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Caravan for Justice III brings the heat to the lawmakers

May 28, 2009

by Crystal Carter

JT the Bigga Figga, rapper and activist, poses with scholars on the steps of the State Capitol in Sacramento after he spoke at the podium. – Photo: Francisco Da Costa
JT the Bigga Figga, rapper and activist, poses with scholars on the steps of the State Capitol in Sacramento after he spoke at the podium. – Photo: Francisco Da Costa
Signs reading “Justice for Oscar Grant,” “Abolish the Three Strikes Law” and “Demandamos Justicia Ya!” floated above a sea of ralliers of different ages, religious beliefs, genders and ethnicities.

From Bakersfield up to Sacramento, activists, teachers and family members came together to rally against laws that have failed to serve the betterment of their communities.

The third installment of the Caravan for Justice took place Tuesday, May 26, on the steps and inside the State Capitol building in Sacramento.

“It’s a hot day today,” said Minister Christopher Muhammad. “But it’s going to be even hotter for the legislators if they don’t listen to our demands.”

Minister Muhammad, the leader of the Nation of Islam as well as the executive director of Muhammad University of Islam in San Francisco, is one of the main organizers in the Caravan for Justice.

So far the Caravan for Justice movement has been a success. Their last visit to the Capitol on April 8 caused two legislators, Tom Ammiano and Leland Yee, to initiate a bill promoting “civilian oversight” to handle complaints against the Bay Area Rapid Transit (BART) police in the wake of Oscar Grant’s death. The protest has also focused on issues involving gang injunctions and succeeded in prompting Sen. Roderick D. Wright and Leland Yee to inject a bill to combat them.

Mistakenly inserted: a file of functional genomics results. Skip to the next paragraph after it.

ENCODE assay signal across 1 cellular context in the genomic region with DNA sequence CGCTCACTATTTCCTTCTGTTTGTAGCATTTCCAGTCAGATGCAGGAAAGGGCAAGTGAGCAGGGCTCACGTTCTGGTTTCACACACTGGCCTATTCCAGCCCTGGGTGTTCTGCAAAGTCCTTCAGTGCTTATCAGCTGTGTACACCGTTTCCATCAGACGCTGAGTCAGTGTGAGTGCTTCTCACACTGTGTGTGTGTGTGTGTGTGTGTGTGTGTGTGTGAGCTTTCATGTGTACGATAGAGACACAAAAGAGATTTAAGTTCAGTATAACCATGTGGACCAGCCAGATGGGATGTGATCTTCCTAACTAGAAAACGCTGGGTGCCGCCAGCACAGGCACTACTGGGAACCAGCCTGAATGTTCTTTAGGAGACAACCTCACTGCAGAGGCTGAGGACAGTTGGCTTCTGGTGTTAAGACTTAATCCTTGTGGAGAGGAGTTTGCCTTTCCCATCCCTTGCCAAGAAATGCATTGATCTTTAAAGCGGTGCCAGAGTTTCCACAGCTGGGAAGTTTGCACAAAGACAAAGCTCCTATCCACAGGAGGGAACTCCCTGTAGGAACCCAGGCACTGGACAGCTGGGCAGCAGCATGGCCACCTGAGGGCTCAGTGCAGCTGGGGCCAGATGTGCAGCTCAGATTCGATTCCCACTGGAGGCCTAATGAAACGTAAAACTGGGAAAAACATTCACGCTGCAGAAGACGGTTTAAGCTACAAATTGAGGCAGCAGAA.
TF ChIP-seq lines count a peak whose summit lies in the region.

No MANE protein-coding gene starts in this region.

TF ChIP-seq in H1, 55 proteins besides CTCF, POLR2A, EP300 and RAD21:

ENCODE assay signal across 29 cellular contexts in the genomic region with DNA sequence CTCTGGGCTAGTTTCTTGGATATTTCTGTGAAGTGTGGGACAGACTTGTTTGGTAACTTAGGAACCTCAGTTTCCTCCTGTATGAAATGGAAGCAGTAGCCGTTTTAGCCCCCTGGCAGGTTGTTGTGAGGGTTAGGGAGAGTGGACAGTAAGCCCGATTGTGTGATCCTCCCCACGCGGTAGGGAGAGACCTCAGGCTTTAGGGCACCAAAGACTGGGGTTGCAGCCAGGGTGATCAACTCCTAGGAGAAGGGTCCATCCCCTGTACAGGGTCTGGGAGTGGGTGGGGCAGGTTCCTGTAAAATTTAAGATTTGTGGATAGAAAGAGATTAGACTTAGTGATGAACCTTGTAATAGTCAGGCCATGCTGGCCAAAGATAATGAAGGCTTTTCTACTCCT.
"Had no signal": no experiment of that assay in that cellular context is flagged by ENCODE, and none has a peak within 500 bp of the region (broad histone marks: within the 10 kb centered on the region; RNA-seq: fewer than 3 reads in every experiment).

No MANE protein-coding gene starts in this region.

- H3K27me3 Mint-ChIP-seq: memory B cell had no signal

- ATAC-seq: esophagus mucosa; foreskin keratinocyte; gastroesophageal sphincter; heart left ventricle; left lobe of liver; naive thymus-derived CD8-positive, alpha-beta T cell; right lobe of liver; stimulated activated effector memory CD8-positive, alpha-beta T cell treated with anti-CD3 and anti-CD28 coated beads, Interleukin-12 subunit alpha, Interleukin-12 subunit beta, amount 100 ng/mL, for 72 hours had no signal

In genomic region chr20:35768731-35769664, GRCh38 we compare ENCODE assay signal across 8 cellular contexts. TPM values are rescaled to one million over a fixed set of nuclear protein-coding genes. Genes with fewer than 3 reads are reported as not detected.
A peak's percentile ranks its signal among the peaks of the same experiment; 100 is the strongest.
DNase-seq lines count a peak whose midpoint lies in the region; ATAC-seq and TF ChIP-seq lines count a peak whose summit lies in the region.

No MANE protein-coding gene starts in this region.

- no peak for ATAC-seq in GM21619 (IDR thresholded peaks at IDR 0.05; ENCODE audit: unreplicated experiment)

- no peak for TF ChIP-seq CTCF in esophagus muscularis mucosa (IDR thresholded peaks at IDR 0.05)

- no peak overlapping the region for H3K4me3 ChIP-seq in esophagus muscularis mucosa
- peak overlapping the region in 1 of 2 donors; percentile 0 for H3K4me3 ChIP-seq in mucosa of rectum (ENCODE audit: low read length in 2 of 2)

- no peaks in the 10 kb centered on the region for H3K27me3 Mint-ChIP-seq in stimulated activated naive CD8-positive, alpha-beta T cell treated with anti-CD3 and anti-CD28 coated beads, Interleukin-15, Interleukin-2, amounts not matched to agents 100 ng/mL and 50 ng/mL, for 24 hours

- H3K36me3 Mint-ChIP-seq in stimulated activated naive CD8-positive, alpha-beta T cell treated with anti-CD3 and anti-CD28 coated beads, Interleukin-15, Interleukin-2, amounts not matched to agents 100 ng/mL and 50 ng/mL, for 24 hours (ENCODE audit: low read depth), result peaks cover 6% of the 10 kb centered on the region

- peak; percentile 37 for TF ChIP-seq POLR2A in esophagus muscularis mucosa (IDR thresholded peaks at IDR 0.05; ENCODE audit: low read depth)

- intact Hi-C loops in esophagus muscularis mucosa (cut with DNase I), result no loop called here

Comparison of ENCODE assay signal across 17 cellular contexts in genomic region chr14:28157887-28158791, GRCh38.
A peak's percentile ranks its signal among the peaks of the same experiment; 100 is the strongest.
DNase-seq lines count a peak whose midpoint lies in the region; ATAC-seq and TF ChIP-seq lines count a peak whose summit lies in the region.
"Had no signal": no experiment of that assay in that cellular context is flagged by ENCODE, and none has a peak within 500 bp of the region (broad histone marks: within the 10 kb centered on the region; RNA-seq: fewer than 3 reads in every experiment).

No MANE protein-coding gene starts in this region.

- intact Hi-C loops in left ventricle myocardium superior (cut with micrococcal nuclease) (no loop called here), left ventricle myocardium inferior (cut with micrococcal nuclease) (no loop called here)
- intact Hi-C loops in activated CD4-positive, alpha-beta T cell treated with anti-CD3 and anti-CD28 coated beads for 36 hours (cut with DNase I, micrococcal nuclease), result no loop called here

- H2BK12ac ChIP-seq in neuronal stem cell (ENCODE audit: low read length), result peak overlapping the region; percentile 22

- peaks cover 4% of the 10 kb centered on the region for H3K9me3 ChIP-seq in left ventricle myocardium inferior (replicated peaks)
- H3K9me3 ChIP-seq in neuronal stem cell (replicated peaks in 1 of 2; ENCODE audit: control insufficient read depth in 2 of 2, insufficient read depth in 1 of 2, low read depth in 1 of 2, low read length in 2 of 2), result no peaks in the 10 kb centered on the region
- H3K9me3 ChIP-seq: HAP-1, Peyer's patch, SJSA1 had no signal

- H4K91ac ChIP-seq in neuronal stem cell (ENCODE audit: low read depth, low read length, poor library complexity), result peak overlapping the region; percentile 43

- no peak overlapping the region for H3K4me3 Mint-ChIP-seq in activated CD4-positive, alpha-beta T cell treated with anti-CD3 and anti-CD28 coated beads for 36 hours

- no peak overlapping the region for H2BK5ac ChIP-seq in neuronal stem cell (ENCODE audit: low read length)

Dana Blanchard, a fifth grade teacher from Berkeley, brought 14 of her students with her to participate while voicing her concerns to the crowd. She understands that not everyone can get to the protests but she offered other alternatives: signing petitions, writing letters and attending events when you have the time.

“I brought my students with me so they can learn how to stand up for what they believe in,” she said.

Blanchard said that the state we live in doesn’t care about its students. She is worried about where her students will end up if they don’t know their rights. She says that she tries to let her students understand that there may be things that they disagree with and there may be things that they don’t understand but she always makes it a point to let the children know that their opinions do matter.

Tom Helme, 26, graduate of Humboldt State University, spoke about the project that he and a group of other community members started called Cop Watch in the city of Modesto.

JT the Bigga Figga, rapper and activist, poses with scholars on the steps of the State Capitol in Sacramento after he spoke at the podium. – Photo: Francisco Da Costa
Students from Le Conte Elementary School in Berkeley stand behind their teacher during her time at the podium. – Photo: Francisco Da Costa